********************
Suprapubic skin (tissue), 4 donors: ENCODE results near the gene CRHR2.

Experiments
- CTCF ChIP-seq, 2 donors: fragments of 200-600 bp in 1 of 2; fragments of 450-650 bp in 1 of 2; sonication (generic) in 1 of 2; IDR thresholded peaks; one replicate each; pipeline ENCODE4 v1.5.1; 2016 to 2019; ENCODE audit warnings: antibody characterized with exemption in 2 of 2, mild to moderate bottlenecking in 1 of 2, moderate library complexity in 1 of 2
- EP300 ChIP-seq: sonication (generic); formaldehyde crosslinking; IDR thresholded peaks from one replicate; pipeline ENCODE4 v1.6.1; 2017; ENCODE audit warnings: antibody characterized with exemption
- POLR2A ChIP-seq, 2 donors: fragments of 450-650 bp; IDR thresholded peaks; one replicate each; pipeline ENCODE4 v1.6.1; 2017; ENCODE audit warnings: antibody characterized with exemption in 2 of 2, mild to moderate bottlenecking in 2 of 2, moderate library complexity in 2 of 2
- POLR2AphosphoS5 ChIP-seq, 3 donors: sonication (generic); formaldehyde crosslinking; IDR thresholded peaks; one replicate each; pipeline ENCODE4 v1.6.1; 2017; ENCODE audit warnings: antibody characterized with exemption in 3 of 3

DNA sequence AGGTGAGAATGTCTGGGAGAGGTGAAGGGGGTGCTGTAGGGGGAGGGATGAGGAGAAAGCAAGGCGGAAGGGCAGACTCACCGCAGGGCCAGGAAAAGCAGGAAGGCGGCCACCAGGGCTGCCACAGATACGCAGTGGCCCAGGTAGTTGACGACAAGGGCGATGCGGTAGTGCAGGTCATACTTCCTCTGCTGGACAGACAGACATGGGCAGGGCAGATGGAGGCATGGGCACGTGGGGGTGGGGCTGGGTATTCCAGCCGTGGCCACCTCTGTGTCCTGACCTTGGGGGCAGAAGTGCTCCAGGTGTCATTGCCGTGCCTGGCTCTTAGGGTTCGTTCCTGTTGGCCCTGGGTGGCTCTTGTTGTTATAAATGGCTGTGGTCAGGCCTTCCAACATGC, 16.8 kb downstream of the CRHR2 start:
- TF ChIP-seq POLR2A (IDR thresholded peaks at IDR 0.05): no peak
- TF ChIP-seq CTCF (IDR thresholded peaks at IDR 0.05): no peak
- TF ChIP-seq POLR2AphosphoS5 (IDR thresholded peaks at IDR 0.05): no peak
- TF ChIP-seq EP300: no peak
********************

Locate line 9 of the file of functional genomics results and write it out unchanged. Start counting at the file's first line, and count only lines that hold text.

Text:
- TF ChIP-seq CTCF (IDR thresholded peaks at IDR 0.05): no peak